Wednesday, May 22, 2024


THE STORYChristopher Robin — now a family man living in London — receives a surprise visit from his old childhood pal, Winnie-the-Pooh. With Christopher’s help, Pooh embarks on a journey to find his friends — Tigger, Eeyore, Owl, Piglet, Rabbit, Kanga and Roo. Once reunited, the lovable bear and the gang travel to the big city to help Christopher rediscover the joy of life.

THE CAST Ewan McGregor, Hayley Atwell, Jim Cummings & Brad Garrett

THE TEAM – Marc Forster (Director), Alex Ross Perry, Tom McCarthy & Allison Schroeder (Writers)

104 Minutes

​By Kt Schaefer

​​​​Winnie the Pooh was first published in the mid-1920’s and was a smash hit almost immediately. Ever since then generations of children have loved Pooh and his animal friends. In addition to the written stories there have also been several films that chronicle the tales of Pooh, but the most recent, “Christopher Robin”, is about the little boy from the stories who was originally based on the author A.A. Milne’s own son. The story the film tells, however, is only about the character Christopher Robin, and not the real person.

“Christopher Robin” opens with a glimpse into the background of the characters, complete with beautiful illustrations that are reminiscent of the original illustrator, E.H. Shepard. We see the young Christopher Robin wishing his family of animals farewell before heading off to boarding school and with only a few scenes it establishes the loving relationships at play between Christopher Robin and his friends. Once he heads off to boarding school, Christopher Robin finds himself firmly in the real world with all of its attendant difficulties. In a few well-chosen scenes the film shows us Christopher Robin growing up; he goes through loss, captains a platoon during World War II, finds love in his a relationship with his wife Evelyn and experiences joy at becoming a father when his daughter Madeline is born.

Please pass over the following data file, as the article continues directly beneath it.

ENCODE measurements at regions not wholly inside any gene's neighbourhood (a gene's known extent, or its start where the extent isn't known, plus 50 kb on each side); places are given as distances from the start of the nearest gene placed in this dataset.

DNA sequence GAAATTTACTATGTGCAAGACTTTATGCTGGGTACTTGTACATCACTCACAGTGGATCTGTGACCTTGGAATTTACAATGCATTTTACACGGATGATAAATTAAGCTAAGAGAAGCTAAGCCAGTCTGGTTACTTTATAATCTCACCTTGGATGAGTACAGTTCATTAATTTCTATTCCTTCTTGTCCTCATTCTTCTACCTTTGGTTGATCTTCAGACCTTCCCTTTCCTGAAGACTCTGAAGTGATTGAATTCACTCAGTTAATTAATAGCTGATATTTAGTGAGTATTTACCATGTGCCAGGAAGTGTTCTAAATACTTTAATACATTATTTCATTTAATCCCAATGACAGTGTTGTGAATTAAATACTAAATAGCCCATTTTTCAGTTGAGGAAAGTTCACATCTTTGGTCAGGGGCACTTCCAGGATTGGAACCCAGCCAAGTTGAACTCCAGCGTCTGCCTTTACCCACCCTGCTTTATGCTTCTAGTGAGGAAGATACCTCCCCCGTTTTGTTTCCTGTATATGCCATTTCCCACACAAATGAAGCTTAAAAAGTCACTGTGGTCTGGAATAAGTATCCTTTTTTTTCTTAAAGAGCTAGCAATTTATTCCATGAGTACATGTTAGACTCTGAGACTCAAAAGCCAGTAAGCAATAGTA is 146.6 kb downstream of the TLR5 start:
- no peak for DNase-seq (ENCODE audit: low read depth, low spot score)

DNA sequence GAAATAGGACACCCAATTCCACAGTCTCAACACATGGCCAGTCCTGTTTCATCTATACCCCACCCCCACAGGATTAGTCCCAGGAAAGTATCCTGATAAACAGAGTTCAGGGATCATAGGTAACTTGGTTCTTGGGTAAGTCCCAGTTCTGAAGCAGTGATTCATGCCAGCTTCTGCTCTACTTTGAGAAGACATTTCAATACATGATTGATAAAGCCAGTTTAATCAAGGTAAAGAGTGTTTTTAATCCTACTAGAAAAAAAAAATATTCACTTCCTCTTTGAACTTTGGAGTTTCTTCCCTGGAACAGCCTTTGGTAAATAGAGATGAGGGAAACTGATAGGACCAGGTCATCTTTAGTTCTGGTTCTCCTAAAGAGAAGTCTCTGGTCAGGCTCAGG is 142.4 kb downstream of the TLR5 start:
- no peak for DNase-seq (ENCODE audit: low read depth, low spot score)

The real story picks up as Madeline is approaching the right age to be sent to boarding school, long after Christopher Robin has turned from a fun-loving boy to a serious and dour man who is more focused on his work than anything else. Faced with a crisis at his job and only one weekend to solve the problem, Christopher Robin decides to forgo plans with his family to visit the country and it becomes apparent that this is hardly the first time this has happened. In the midst of this dilemma, we return to the Hundred Acre Wood where Pooh is waking up for the day only to discover that his friends are nowhere to be found. When he goes searching for them he finds a door to the outside world and decides to seek out Christopher Robin to help him find his friends. This simple plan ultimately succeeds and in the process of helping Pooh Christopher Robbins also realizes what is truly important in life.

With the success of “Paddington”, it was almost inevitable that Disney would make a new Winnie-the-Pooh film, the only question was how good the end product would turn out to be. Thankfully “Christopher Robin” manages to stay true to the tone and sentiments of the original stories and the incredibly well done visual effects only add to the appeal. The film eschews the all too common habit of including ironic jokes for the parents in a film made for kid audiences by aiming to appeal to families in general. It discusses concepts such as the difficulty of growing up with the same nuance it gives dealing with an overwhelming task at work or an absent parent. For all these serious ideas “Christopher Robin” never forgets that its ultimate goal is to entertain, and it includes plenty of adorable gags and sweet moments to entice the most cynical of preteens.

Great kids films are a rare treat and “Christopher Robin” is a welcome addition to this year’s attempts to add to that category. It combines a sweet story with beautiful effects and good acting by an enthusiastic cast making for a pleasant watch that never puts the audience out of their comfort zone. While the film doesn’t break any new ground and maybe a little too saccharine for some viewers it should provide a positive experience for Pooh fans young and old alike. 


THE GOOD – Nostalgic, magical and light. Makes you feel like a kid again. Wonderful for both kids and adults.

THE BAD – Maybe a little too light and silly at times. Jokes can be repetitive.

THE OSCARS – Best Visual Effects (Nominated)


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